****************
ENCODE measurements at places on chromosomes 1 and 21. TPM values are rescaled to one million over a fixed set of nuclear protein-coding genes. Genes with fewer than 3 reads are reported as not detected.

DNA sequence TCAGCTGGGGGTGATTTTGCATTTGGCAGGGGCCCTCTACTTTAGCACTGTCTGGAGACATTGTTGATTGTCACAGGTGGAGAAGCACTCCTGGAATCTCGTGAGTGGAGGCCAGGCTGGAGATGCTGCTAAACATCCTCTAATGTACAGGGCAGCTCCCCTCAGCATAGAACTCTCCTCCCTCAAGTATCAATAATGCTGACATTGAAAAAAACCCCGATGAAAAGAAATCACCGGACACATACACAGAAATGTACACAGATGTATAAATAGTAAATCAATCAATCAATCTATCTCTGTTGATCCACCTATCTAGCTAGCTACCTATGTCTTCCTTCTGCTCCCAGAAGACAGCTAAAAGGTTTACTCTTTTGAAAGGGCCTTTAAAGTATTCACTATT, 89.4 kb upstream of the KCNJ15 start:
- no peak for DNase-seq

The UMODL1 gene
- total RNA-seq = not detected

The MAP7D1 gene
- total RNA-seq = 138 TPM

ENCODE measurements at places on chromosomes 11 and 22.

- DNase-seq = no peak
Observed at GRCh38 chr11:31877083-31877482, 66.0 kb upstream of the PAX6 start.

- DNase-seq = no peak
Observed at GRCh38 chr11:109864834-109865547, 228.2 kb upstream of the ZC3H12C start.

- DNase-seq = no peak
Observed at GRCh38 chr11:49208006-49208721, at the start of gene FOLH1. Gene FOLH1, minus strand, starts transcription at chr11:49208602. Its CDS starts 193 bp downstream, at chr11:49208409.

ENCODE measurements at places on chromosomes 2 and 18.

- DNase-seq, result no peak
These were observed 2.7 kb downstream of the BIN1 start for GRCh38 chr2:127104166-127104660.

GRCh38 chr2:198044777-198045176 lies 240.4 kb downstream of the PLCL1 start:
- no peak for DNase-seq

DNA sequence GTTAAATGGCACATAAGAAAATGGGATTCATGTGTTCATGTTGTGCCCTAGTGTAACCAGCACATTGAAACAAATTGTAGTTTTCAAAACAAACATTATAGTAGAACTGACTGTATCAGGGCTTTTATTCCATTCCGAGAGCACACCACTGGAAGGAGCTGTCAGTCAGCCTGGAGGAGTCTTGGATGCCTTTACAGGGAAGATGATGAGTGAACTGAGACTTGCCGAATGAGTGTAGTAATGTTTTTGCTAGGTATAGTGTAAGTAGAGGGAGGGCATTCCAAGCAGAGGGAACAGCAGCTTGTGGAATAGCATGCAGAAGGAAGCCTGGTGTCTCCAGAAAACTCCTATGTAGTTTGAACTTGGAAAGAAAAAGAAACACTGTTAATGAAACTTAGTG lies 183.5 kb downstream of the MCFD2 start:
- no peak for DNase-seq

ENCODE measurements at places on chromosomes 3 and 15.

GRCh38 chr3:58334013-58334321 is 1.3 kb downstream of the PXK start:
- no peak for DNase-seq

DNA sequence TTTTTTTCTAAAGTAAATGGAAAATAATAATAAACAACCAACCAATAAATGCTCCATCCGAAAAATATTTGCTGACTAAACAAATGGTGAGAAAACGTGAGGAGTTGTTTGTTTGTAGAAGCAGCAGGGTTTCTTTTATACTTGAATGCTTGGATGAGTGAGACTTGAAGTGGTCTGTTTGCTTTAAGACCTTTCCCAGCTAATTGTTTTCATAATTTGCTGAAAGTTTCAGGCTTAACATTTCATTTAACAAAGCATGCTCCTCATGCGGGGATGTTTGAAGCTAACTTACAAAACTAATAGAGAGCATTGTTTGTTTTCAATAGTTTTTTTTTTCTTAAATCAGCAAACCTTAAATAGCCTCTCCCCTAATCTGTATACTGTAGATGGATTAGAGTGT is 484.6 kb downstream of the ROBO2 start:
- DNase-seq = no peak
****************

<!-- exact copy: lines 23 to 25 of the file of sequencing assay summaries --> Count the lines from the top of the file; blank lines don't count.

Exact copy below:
GRCh38 chr3:58334013-58334321 is 1.3 kb downstream of the PXK start:
- no peak for DNase-seq

DNA sequence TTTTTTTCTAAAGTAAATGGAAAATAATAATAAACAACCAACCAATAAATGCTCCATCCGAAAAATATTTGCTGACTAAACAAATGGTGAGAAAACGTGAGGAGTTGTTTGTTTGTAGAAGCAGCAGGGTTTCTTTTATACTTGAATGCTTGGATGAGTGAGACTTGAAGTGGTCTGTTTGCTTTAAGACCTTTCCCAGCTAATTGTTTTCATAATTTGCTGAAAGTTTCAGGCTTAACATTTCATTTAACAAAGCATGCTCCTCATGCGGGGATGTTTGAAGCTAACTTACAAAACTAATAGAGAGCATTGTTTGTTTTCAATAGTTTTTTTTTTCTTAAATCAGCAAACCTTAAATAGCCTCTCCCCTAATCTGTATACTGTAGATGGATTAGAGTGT is 484.6 kb downstream of the ROBO2 start: